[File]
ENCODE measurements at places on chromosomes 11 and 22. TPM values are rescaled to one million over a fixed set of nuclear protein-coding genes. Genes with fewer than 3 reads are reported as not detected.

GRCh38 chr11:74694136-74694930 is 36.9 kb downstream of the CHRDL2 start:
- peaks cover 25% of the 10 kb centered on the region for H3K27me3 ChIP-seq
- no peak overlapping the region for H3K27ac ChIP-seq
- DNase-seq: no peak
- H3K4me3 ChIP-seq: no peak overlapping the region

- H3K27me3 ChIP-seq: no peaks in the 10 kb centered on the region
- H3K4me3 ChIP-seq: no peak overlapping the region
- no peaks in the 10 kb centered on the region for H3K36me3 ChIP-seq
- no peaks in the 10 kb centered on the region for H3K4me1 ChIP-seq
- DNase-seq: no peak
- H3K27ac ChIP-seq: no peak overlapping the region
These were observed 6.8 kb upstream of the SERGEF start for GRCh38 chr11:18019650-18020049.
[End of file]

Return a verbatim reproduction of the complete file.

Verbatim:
ENCODE measurements at places on chromosomes 11 and 22. TPM values are rescaled to one million over a fixed set of nuclear protein-coding genes. Genes with fewer than 3 reads are reported as not detected.

GRCh38 chr11:74694136-74694930 is 36.9 kb downstream of the CHRDL2 start:
- peaks cover 25% of the 10 kb centered on the region for H3K27me3 ChIP-seq
- no peak overlapping the region for H3K27ac ChIP-seq
- DNase-seq: no peak
- H3K4me3 ChIP-seq: no peak overlapping the region

- H3K27me3 ChIP-seq: no peaks in the 10 kb centered on the region
- H3K4me3 ChIP-seq: no peak overlapping the region
- no peaks in the 10 kb centered on the region for H3K36me3 ChIP-seq
- no peaks in the 10 kb centered on the region for H3K4me1 ChIP-seq
- DNase-seq: no peak
- H3K27ac ChIP-seq: no peak overlapping the region
These were observed 6.8 kb upstream of the SERGEF start for GRCh38 chr11:18019650-18020049.